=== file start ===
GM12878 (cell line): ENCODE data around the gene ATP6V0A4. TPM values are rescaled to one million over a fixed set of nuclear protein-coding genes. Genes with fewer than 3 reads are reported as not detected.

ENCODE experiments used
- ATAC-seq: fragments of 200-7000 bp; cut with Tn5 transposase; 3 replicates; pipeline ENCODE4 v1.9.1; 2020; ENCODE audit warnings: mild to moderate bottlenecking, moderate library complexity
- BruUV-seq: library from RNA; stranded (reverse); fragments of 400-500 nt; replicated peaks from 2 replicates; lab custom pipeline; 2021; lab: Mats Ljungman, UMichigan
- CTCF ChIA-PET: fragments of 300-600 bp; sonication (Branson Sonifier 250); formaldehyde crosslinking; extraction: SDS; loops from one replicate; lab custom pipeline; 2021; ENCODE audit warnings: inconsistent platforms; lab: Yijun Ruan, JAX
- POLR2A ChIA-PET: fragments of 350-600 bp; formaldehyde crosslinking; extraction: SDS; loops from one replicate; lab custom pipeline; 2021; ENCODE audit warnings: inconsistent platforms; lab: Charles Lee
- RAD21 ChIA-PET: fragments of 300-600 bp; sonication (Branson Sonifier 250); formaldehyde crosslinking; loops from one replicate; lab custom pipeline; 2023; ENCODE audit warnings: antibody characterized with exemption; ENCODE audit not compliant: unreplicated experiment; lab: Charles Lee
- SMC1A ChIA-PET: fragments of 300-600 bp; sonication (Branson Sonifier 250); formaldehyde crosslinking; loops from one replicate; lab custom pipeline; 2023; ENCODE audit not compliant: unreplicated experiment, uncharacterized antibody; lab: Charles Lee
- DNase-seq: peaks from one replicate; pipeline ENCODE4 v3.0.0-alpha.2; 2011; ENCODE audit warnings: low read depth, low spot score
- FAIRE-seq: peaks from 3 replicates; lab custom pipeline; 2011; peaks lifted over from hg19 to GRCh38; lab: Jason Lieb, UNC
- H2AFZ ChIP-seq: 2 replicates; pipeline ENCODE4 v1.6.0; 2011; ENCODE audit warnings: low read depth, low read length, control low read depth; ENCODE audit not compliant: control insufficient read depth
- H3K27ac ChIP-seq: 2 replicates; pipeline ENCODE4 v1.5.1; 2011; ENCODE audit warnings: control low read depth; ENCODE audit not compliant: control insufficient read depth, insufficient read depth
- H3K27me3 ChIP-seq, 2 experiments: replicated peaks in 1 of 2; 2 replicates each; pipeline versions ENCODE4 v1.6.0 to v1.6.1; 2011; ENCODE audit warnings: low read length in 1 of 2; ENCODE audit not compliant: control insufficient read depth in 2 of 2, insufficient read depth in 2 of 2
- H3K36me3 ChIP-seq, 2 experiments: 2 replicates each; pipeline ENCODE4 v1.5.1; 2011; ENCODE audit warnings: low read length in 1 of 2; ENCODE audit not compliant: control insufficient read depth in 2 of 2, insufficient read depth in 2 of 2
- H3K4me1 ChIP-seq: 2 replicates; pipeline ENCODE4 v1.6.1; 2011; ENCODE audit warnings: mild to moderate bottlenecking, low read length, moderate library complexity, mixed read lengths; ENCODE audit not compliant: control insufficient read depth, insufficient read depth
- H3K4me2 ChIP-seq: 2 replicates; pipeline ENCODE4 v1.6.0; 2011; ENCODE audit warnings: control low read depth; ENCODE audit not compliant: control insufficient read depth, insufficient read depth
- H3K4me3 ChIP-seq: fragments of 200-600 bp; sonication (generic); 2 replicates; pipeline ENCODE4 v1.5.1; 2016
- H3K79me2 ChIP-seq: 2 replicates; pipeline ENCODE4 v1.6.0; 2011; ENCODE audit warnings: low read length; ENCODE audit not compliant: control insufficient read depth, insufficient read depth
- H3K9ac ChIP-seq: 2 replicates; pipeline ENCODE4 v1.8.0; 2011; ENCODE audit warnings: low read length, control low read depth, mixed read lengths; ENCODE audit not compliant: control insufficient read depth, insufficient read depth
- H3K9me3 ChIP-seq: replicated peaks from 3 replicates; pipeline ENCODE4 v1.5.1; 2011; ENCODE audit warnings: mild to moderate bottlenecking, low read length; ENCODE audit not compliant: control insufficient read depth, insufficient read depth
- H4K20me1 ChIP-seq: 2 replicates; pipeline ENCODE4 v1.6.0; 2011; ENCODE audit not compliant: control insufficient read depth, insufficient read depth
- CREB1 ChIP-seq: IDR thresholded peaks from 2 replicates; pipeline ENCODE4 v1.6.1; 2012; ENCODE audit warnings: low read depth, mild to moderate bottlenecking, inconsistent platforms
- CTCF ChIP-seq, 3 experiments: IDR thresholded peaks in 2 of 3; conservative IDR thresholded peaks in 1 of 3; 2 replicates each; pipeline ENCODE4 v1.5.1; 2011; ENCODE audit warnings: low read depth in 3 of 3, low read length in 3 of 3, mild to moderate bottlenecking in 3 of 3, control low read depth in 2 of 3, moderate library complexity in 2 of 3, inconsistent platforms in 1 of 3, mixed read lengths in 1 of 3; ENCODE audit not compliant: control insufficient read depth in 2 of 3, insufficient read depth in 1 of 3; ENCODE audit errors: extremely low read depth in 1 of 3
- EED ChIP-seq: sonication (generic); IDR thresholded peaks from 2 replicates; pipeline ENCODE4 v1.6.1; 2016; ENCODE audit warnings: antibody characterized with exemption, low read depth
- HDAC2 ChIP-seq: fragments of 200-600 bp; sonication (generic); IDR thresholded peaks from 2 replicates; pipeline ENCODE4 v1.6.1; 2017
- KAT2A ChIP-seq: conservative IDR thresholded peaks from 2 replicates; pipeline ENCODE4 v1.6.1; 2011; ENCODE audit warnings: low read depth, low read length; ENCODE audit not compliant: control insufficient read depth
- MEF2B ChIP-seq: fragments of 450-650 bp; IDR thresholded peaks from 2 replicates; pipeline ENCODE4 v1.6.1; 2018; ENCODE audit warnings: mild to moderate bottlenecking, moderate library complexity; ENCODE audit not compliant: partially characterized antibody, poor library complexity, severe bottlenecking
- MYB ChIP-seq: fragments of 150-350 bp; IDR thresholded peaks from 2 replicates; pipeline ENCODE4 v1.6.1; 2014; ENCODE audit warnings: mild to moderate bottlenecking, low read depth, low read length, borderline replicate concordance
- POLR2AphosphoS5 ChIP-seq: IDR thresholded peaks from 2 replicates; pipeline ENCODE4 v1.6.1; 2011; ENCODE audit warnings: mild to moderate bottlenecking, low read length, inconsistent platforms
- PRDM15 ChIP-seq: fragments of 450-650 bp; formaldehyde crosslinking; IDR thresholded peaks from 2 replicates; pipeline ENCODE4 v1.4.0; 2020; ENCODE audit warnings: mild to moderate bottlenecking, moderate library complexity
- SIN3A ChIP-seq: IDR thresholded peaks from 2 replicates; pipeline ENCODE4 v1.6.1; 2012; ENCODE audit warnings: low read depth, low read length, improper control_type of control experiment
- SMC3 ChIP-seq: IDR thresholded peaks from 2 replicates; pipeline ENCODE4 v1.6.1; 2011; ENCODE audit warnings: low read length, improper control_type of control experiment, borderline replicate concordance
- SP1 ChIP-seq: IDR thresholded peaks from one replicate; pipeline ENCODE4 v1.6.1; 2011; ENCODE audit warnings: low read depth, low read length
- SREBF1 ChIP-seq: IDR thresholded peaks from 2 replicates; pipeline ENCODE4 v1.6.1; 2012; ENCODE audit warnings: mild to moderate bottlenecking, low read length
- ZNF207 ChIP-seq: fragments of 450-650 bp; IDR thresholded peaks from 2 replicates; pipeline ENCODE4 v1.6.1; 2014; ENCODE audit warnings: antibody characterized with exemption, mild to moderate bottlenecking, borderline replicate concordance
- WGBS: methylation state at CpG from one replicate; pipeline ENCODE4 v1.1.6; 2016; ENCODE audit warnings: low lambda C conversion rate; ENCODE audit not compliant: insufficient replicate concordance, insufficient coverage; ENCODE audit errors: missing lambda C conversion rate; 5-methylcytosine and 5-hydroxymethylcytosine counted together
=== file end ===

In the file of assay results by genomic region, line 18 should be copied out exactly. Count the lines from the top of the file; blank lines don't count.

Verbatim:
- H3K79me2 ChIP-seq: 2 replicates; pipeline ENCODE4 v1.6.0; 2011; ENCODE audit warnings: low read length; ENCODE audit not compliant: control insufficient read depth, insufficient read depth